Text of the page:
Chad Oulson shouldn’t be dead. But he is, because another man — an ex-cop, one of the 1.15 million people with a Florida gun permit, the kind of guy the NRA holds up as a paragon of gun safety — had a ready trigger and a short fuse.
Oulson, you’ve no doubt heard, was texting his young daughter, who was in daycare while her parents took the day off together, during the previews of a matinee in Wesley Chapel. Curtis Reeves objected. There was an argument. Oulson threw his popcorn. Reeves drew his .380 caliber pistol.
Now Oulson’s wife is a widow, his daughter fatherless. And for what?
His death — his senseless, needless death — is a product of a culture that fetishizes guns, that worships them not as necessary tools of gamesmanship and self-protection, but of essential, fundamental elements of manhood and patriotism, a culture thinly veiling threads of racism and paranoia. (A recent study in PLoS One, the world’s largest scientific journal, linked anti-black racism to both gun ownership and opposition to gun-control laws among American whites.)
Reeves will likely mount a Stand Your Ground defense, just like that racist prick Michael Dunn, who shot a black teenager last year on Jacksonville’s Southside for the high crime of playing loud music. (Dunn goes on trial next month.) Whether they get off or not, their victims will still be dead, in part because this law gives license to people with short fuses and ready triggers. And now the Florida Legislature, in its infinite wisdom and absolute fealty to the gun lobby, wants to expand Stand Your Ground to cover warning shots. What could possibly go wrong?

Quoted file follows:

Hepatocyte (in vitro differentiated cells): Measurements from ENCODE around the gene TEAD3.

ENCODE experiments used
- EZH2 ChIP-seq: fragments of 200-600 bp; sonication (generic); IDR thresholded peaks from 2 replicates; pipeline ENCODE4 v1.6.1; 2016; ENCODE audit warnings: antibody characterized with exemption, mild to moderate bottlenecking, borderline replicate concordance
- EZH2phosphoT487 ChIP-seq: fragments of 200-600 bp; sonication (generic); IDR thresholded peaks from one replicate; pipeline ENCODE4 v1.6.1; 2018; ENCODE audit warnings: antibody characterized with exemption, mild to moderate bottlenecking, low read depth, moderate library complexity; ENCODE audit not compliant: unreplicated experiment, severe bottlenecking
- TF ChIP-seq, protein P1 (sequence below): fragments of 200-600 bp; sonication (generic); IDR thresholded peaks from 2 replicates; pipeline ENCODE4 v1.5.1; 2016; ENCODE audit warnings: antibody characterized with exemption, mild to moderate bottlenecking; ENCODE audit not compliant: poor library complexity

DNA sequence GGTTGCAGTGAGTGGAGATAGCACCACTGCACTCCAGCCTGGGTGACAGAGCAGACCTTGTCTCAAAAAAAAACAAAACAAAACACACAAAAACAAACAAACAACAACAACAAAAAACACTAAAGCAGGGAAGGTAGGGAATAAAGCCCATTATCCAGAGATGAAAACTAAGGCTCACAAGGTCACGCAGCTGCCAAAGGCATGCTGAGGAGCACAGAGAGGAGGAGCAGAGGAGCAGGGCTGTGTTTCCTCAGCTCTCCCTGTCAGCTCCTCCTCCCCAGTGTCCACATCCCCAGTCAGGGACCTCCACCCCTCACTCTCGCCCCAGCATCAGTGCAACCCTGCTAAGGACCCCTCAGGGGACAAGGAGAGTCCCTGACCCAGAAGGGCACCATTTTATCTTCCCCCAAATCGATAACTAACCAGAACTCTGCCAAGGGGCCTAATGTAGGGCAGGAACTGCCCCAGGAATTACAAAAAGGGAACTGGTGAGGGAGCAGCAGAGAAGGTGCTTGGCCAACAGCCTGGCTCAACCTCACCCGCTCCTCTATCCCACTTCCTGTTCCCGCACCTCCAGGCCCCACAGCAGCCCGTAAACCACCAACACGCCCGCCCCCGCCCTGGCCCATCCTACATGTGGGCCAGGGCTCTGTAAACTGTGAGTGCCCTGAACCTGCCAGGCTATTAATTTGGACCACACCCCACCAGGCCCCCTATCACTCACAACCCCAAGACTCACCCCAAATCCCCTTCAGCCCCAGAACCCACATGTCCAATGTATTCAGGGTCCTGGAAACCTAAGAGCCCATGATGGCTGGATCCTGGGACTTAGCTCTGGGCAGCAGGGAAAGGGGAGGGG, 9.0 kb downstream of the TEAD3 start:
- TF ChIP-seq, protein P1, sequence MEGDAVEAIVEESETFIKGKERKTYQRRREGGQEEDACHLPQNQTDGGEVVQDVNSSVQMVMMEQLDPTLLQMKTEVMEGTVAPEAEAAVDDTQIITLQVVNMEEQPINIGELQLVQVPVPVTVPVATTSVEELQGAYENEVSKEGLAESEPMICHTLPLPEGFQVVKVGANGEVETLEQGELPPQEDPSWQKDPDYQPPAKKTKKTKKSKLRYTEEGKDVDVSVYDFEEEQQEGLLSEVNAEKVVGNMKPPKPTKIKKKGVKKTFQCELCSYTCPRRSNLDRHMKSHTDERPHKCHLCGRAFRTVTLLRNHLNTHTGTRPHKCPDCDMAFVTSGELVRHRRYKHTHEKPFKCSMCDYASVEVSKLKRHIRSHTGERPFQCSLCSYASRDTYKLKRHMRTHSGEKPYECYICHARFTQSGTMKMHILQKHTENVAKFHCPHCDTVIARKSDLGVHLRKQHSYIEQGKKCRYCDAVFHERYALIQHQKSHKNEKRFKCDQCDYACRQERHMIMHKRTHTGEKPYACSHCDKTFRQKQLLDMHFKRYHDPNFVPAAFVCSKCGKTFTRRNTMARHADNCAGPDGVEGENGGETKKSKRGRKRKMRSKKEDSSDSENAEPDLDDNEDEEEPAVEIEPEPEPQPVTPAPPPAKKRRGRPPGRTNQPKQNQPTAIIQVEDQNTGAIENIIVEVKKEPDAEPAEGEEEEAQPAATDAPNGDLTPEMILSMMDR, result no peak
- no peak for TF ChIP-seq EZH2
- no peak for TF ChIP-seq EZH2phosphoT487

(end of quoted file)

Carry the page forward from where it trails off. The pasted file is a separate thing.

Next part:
A few days before Oulson’s death, the Times-Union reported on the local chapter of a group called Florida Carry, whose members bring Smith & Wessons, on full display, to the Jacksonville Beach pier on the second Saturday of every month just because they can. The group’s official T-shirt reads, “An unarmed citizen is a victim.”
Florida Carry, by the way, is the same outfit that sued the University of North Florida over its gun prohibitions. Last December, a state appeals court ruled that UNF could no longer ban students from storing guns in their cars. Now Florida Carry is suing the University of Florida because it forbids students to have weapons in their dorms. In light of these lawsuits, the University of Central Florida — my alma mater, which just last year narrowly escaped a GSG 522-powered massacre in one of its dormitories — caved last week, too.
It’s time we said enough. Thirty-eight thousand gun deaths a year are enough. Seventeen school shootings in the U.S. in 2013 are enough. Senseless killings at gas stations and in movie theaters are enough.
The notion that owning a gun is an unimpeachable, unchallengeable right, that you should be able to take one anywhere and everywhere you please, that our society would somehow be safer if everyone was armed to the teeth, has to go, lest our newspaper headlines be filled with more dead Chad Oulsons in the years to come.
This isn’t the goddamned Wild West. We shouldn’t want it to be.